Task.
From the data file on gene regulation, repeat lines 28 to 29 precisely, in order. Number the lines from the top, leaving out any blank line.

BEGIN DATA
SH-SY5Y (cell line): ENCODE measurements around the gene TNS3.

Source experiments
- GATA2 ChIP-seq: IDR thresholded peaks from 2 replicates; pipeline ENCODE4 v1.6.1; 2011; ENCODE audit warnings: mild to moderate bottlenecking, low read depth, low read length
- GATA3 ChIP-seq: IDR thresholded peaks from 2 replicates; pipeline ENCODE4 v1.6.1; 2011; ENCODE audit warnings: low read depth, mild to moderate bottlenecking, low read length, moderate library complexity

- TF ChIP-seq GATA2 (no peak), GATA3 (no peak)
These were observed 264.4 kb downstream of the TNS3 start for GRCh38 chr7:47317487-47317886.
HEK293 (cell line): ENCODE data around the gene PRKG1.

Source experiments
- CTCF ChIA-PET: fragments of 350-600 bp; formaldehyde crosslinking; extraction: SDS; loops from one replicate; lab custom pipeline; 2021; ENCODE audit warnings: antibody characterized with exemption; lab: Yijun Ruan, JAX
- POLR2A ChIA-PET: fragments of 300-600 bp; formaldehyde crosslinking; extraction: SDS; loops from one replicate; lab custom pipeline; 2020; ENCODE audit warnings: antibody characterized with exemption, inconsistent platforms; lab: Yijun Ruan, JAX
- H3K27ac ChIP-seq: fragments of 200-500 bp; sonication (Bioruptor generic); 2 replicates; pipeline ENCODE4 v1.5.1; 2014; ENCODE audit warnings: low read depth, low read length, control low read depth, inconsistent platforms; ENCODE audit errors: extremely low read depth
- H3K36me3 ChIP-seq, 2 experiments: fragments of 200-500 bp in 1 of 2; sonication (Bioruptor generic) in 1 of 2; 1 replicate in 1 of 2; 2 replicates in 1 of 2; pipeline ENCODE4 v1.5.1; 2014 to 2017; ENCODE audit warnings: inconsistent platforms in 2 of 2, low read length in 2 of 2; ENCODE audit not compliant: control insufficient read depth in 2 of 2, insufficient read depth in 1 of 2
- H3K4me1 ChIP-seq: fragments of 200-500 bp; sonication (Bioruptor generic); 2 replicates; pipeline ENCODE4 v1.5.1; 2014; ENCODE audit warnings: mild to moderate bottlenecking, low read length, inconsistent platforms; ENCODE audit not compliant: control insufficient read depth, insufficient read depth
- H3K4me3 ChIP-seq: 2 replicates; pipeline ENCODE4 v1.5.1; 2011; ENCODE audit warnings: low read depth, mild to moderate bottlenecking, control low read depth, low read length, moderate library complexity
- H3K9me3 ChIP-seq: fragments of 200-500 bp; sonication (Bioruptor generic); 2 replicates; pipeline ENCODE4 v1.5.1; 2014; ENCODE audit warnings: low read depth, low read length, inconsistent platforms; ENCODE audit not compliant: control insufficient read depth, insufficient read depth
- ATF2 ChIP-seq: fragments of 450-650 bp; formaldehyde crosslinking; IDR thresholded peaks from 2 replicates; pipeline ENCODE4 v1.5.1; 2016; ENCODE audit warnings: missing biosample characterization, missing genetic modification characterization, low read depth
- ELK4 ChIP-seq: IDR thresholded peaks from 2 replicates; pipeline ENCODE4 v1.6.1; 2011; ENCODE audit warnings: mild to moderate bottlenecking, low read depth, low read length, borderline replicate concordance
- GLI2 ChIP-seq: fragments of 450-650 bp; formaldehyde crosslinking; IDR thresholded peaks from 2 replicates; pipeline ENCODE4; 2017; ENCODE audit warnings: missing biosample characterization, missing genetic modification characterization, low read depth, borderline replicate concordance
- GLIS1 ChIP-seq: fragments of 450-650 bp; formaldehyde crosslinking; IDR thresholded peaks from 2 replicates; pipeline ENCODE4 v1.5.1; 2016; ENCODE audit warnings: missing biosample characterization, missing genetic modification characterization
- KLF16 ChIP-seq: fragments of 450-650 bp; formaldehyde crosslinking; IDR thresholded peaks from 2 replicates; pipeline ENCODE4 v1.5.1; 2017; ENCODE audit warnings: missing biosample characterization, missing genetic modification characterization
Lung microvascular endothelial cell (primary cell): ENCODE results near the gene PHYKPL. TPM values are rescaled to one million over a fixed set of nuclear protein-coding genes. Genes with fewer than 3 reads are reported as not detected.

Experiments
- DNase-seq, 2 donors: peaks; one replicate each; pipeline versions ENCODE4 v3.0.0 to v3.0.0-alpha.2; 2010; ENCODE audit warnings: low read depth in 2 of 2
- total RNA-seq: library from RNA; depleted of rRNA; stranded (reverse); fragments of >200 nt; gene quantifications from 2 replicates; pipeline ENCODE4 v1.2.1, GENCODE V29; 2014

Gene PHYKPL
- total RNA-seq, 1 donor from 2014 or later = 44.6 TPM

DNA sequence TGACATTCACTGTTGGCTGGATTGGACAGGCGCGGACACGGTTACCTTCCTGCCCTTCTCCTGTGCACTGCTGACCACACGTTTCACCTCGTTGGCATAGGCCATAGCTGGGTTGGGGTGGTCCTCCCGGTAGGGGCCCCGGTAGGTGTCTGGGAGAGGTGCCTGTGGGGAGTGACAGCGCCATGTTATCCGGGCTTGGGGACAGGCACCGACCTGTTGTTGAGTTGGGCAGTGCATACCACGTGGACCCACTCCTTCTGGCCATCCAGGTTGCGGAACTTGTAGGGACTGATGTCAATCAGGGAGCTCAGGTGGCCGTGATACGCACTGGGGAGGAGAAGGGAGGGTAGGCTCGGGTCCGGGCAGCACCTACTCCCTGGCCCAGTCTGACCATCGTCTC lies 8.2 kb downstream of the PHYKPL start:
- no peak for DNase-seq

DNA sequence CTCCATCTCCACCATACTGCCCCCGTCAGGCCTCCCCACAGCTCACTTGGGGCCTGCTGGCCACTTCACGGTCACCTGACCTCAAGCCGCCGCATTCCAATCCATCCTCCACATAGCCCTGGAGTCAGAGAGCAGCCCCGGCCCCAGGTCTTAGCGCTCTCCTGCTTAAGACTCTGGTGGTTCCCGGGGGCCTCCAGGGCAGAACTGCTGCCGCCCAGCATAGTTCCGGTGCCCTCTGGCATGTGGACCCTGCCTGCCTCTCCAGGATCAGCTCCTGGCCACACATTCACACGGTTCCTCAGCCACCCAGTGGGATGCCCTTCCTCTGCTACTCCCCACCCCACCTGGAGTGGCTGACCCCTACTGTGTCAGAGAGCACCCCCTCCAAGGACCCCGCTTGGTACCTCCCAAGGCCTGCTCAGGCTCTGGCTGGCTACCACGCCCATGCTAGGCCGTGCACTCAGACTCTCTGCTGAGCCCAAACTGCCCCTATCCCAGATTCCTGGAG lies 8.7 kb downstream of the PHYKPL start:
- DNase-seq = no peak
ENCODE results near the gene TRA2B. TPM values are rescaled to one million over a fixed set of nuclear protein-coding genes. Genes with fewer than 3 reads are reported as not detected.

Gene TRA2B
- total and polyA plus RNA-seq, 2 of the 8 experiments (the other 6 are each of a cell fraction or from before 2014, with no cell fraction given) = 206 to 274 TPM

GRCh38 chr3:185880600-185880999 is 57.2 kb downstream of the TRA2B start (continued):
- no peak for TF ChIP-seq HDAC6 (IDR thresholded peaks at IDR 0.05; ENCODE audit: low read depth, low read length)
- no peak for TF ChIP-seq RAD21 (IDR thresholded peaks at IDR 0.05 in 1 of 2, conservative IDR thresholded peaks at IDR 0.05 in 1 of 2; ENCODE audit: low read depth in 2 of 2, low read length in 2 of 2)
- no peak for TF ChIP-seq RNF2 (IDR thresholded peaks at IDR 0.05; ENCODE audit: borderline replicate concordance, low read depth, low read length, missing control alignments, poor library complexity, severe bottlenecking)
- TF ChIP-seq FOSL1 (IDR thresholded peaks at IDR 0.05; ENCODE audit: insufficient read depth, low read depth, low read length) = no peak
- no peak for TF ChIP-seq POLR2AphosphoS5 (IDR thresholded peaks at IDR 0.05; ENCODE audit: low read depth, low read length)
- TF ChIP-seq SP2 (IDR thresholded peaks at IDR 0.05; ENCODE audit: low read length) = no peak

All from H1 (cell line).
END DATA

- no peak for DNase-seq

DNA sequence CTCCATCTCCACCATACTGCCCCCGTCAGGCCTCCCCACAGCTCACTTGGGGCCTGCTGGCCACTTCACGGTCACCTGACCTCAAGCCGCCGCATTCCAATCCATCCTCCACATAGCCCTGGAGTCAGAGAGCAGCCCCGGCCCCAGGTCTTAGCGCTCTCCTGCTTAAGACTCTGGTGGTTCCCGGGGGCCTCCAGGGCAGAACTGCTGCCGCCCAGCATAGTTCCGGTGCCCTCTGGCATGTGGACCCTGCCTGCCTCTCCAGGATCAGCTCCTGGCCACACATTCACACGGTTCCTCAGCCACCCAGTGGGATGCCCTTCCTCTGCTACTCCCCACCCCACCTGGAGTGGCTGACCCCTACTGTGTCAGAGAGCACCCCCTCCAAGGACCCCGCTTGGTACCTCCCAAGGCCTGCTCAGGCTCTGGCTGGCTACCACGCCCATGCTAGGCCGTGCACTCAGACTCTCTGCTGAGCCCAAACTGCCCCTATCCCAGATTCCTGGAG lies 8.7 kb downstream of the PHYKPL start: